ROCKFISH SEASON IN FULL SWING: The rockfish action all along the coast is starting to take over the show with landings from San Diego up into the Channel Islands posting good to excellent scores on the bottom species. Spitfire out of Marina del Rey was out with 14 anglers on a three-quarter day trip and landed 100 red snapper, 40 rockfish and 30 whitefish. Victory out of Pierpoint Landing had 15 anglers and landed 100 whitefish, 20 rockfish, two sheephead, a sand bass and a bonus halibut. Southern Cal, also out of Pierpoint, had a pair of half-day trips on Oct. 23. The morning trip had 33 anglers who caught 250 rockfish, 48 bocaccio and one sheephead; the afternoon trip with 53 anglers produced 210 rockfish, 52 whitefish, 29 sheephead and 12 perch. Enterprise out of Long Beach Marina Sportfishing was out with 15 anglers on its Oct. 23 trip and landed 65 rockfish, 34 bocaccio, 22 bonito, five whitefish, five sheephead and two calico bass. Pacific Islander out of Channel Islands Sportfishing was on an overnighter Oct. 25 with 24 anglers and landed 240 rockfish, 72 whitefish, 67 sheephead and 12 lingcod.
INSTRUCTIONAL CHARTERS: The last of the 976-TUNA instructional charters for 2016 has been completed. These trips are held from early spring through early fall, offering advice to beginning or veteran anglers and on-the-water teaching of techniques for different saltwater species. These trips will resume next spring. For more information, check on 976-TUNA.com or call 562-352-0012 for details.
Southern California: Virg’s Sportfishing, Morro Bay, 805-772-1222; Patriot Sportfishing, Avila Beach, 805-595-7200; Sea Landing, Santa Barbara, 805-963-3564; Harbor Village Sportfishing, Ventura, 805-658-1060; Channel Islands Sportfishing Center, Oxnard, 805-985-8511; Hook’s Landing, Oxnard, 805-382-6233 (Port Hueneme Sportfishing has merged with Channel Islands Sportfishing); Malibu Pier Sportfishing, 310-328-8426; Marina Del Rey Sportfishing, Marina del Rey, 310-822-3625; Redondo Sportfishing, Redondo Beach, 310-372-2111; Rocky Point Fuel Dock (skiff rentals for King Harbor), Redondo Beach, 310-374-9858; 22nd Street Landing, San Pedro, 310-832-8304; L.A. Waterfront Sportfishing, San Pedro, 310-547-9916; Long Beach Sportfishing, Long Beach, 562-432-8993; Pierpoint Landing, Long Beach, 562-983-9300; Marina Sportfishing, Long Beach, 562-598-6649; Newport Landing, Newport Beach, 949-675-0550; Davey’s Locker, Newport Beach, 949-673-1434; Dana Wharf Sportfishing, Dana Point, 949-496-5794; Helgren’s Sportfishing, Oceanside, 760-722-2133; Fisherman’s Landing, San Diego, 619-221-8500; H&M Landing, San Diego, 619-222-1144; Seaforth Landing, San Diego, 619-224-3383; Point Loma Sportfishing, San Diego, 619-223-1627; Islandia Sportfishing, San Diego, 619-222-1164.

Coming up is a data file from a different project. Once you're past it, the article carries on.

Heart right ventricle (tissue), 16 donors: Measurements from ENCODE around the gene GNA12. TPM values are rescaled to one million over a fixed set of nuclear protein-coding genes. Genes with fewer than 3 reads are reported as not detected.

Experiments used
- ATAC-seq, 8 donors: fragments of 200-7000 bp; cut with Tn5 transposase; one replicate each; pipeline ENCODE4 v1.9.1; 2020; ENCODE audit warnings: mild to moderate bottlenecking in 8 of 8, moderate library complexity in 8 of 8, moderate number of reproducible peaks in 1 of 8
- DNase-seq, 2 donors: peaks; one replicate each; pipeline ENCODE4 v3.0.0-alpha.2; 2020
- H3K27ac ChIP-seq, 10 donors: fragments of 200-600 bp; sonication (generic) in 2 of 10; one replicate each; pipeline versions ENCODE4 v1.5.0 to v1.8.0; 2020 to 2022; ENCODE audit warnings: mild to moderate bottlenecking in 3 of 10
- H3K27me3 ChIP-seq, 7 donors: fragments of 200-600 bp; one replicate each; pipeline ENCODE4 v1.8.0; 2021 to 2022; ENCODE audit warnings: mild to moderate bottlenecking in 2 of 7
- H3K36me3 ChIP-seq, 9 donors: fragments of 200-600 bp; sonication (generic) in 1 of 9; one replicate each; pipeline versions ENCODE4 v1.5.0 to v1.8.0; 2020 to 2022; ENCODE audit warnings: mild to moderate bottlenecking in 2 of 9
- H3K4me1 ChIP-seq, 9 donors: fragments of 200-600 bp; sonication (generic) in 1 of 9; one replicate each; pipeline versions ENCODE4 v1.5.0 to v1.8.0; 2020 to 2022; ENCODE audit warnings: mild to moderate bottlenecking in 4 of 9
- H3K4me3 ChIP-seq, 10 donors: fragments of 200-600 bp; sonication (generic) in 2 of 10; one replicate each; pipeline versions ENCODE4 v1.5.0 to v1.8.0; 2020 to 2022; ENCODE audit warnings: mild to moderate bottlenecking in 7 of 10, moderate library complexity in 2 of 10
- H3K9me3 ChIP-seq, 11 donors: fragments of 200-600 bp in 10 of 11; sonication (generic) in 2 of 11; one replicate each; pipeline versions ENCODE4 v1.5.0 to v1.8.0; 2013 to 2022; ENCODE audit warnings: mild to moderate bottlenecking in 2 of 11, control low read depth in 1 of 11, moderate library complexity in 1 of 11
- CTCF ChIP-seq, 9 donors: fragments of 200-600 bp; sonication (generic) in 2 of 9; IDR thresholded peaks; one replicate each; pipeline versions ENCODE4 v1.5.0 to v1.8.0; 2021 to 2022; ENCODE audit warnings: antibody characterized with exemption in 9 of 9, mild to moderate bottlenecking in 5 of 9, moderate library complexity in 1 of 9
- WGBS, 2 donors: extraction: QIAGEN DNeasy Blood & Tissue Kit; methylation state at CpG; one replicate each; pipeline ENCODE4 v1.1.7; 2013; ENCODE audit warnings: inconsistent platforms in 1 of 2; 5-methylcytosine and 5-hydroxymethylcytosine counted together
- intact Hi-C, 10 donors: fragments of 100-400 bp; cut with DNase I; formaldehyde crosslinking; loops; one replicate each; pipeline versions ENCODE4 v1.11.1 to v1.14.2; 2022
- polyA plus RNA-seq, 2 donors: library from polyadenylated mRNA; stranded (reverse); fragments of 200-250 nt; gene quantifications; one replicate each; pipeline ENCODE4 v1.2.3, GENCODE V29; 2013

Mexico Landings: Sergio’s Sportfishing, Ensenada, 011-526-178-2185; San Quintin Sportfishing, San Quintin, 011-526-162-1455.
YOUR FISHING REPORTS
Please feel free to send your freshwater or saltwater fishing reports and fishing photos to Jim Matthews, Outdoor News Service, at firstname.lastname@example.org and the information will be included in the weekly report. If you have questions or comments, please call Matthews at 909-887-3444.